Summary: Jesus’ last words remind us that evangelism is not an event; it’s a lifestyle.
Have you seen the commercial urging Albertans to recycle? The one I’m thinking of features two hikers caught in a snowstorm high in the mountains. One hiker falls and urges the other to go for help. But before that hiker can leave, the injured man thrusts an empty water bottle into his partner’s hands and says: “Promise me one thing. If I don’t make it, you’ll take this bottle to the depot and recycle it!”
Although the commercial is a bit overdone, it grabbed my attention. Why? Because I was curious to find out what the injured hiker’s last request would be. There is something about a person’s last words; we take them seriously. Even criminals on death row get to make last requests that are often honored. Although they weren’t the very last words he spoke before his ascension, the things Jesus said in our text are some of his last recorded words. We’re going to see that his last words are our first work – to make disciples of the Triune God. Let’s find out how Jesus says we are to do this important work.
Jesus spoke the words of our text on a mountain in Galilee some time after his resurrection. As his disciples worshipped him Jesus said: “All authority in heaven and on earth has been given to me. 19 Therefore go and make disciples of all nations, baptizing them in the name of the Father and of the Son and of the Holy Spirit, 20 and teaching them to obey everything I have commanded you. And surely I am with you always, to the very end of the age” (Matthew 28:18b-20).
The main point of Jesus’ last words is this: make disciples of all nations. We do this first by going to the nations and not expecting them to come to us. We shouldn’t expect people to come to us because by nature sinners don’t want to be evangelized. They’re content to hold to their pagan beliefs or faith in science and don’t think they need the forgiveness Jesus has won for them. That’s why it’s important as a congregation we do more than keep our doors open. We want to get into the community and forge relationships so we can tell people about Jesus. What Jesus actually said was “as you go make disciples…” As we go about our daily business we are to make his last words our first work. Therefore as you go about your work as parents, make disciples of your children. As you go about your life at school, make disciples of your classmates and teachers. As you go about your business of getting medical check-ups, make disciples of the nurses, the doctors, and the other patients.
But how exactly are we to make disciples for the Triune God? Jesus says by baptizing them in the name of the Father and of the Son and of the Holy Spirit. When Jesus says that we make disciples by baptizing, we realize that the making of disciples is not something we do; it’s God’s work. Sure we apply the water and speak the words of baptism but it’s the triune God who works through the sacrament to save. We only play the part of the lawyer who gets the adoption papers ready, while God does the actual adopting. And that is what happens in baptism. We are adopted into God’s family. We who were once known as rebellious, ungrateful, and loveless are given new names. We take on the Father’s name and are known as “loved”. We take on the Son’s name and are known as “forgiven”. We take on the Holy Spirit’s name and are known as “believer”.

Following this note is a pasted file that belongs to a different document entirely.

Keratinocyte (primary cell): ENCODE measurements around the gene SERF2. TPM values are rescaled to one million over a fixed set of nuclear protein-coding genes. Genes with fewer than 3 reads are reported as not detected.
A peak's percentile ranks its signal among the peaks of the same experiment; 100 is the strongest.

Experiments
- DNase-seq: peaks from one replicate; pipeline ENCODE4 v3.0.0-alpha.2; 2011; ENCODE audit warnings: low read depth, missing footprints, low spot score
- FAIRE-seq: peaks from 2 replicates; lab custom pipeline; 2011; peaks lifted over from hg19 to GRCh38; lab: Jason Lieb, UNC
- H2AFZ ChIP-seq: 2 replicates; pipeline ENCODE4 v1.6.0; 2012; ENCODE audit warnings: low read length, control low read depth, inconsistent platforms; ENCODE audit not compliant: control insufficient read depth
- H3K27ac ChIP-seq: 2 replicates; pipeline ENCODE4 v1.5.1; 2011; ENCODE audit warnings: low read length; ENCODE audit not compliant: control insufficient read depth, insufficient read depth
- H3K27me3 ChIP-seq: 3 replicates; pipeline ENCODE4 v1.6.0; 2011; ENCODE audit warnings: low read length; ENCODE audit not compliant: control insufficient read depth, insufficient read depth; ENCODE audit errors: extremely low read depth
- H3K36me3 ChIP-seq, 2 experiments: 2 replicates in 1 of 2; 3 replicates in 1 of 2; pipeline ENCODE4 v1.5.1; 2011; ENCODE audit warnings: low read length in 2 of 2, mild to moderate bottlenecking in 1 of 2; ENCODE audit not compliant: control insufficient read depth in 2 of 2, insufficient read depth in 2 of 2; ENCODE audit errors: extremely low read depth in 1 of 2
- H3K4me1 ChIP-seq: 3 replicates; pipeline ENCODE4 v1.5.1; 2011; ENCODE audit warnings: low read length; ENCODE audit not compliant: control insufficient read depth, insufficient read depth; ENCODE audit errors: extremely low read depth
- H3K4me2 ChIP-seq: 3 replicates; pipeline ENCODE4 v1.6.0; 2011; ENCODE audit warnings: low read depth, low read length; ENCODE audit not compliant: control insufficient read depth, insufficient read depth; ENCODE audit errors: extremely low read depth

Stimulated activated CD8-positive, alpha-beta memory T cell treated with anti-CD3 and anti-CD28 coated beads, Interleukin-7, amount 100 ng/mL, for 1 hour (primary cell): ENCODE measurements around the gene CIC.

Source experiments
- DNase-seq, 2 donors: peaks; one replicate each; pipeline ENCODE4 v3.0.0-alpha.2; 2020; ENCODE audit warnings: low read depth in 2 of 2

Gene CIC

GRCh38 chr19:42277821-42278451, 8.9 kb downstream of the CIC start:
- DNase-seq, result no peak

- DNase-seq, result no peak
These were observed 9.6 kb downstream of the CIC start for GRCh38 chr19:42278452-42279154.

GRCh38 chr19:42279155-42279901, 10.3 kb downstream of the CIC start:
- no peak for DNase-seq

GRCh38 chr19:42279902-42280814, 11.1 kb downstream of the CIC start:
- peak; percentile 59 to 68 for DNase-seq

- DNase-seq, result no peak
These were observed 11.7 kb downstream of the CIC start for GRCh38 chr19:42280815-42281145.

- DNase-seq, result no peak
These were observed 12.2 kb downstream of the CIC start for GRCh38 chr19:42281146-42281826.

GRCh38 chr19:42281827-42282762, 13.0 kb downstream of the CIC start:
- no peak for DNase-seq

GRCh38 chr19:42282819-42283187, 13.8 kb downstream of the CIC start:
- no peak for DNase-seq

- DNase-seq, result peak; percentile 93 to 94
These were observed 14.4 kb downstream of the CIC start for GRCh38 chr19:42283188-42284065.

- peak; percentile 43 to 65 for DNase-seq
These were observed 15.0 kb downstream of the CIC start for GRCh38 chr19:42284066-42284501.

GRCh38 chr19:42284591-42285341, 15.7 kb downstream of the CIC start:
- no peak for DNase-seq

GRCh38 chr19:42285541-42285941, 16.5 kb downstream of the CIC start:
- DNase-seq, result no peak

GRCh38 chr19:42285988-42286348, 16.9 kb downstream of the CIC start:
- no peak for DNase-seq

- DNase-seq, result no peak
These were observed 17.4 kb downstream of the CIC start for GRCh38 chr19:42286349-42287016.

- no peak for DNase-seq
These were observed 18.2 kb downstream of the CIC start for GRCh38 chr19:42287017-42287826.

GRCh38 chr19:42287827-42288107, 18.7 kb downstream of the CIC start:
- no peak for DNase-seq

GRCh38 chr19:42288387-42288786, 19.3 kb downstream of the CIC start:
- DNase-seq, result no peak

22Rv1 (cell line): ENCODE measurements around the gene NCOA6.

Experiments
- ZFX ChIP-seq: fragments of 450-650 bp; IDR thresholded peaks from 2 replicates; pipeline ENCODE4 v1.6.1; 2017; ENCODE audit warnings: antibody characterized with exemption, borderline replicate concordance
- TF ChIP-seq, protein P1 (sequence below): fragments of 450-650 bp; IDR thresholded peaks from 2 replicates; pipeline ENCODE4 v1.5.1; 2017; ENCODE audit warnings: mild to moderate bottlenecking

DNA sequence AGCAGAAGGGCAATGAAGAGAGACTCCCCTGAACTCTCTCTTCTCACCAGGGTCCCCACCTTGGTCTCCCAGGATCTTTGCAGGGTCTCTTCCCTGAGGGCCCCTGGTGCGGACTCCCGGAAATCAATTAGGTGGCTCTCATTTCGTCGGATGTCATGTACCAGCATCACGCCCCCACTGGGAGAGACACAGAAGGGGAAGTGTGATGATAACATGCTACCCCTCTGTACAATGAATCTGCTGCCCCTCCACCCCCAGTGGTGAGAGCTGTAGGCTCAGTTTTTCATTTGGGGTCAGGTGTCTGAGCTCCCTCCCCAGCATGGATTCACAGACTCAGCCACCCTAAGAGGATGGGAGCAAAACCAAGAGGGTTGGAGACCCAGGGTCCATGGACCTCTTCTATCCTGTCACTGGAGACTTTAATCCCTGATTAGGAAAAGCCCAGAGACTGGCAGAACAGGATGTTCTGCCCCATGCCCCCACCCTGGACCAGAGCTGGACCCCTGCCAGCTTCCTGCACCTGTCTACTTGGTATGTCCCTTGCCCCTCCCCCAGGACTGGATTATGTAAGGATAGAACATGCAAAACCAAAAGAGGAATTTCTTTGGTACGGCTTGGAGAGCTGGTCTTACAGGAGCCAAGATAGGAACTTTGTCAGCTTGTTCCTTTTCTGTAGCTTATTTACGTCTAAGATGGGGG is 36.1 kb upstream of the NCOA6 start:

But baptizing is only the beginning of what Jesus wants us to do in making disciples. He also wants us to teach people to obey everything he has commanded. That’s why we still teach a six-day creation, the different roles of man and woman, and close(d) communion. Sure these teachings may seem outdated and often cause difficulties in our pluralistic society, but they are all part of God’s Word and must be believed and shared.
Jesus doesn’t want us to believe in every teaching found in the Bible because we have to but because it’s for our good. That’s portrayed in the word translated as “obey”. When Jesus said, “…teach them to obey everything”, he really said: “Teach them to guard as precious everything I have commanded.” The same word is used of how Mary treated the bottle of perfume she poured on Jesus’ feet shortly before his crucifixion. She didn’t just guard that bottle so that none of its contents spilled or so that no one took it. She treasured it as she looked forward to anointing Jesus’ feet. In the same way Jesus not only wants us guard his words so that we don’t carelessly spill any, he wants us to see all his teachings as precious and worth firmly holding on to because they connect us to eternal life.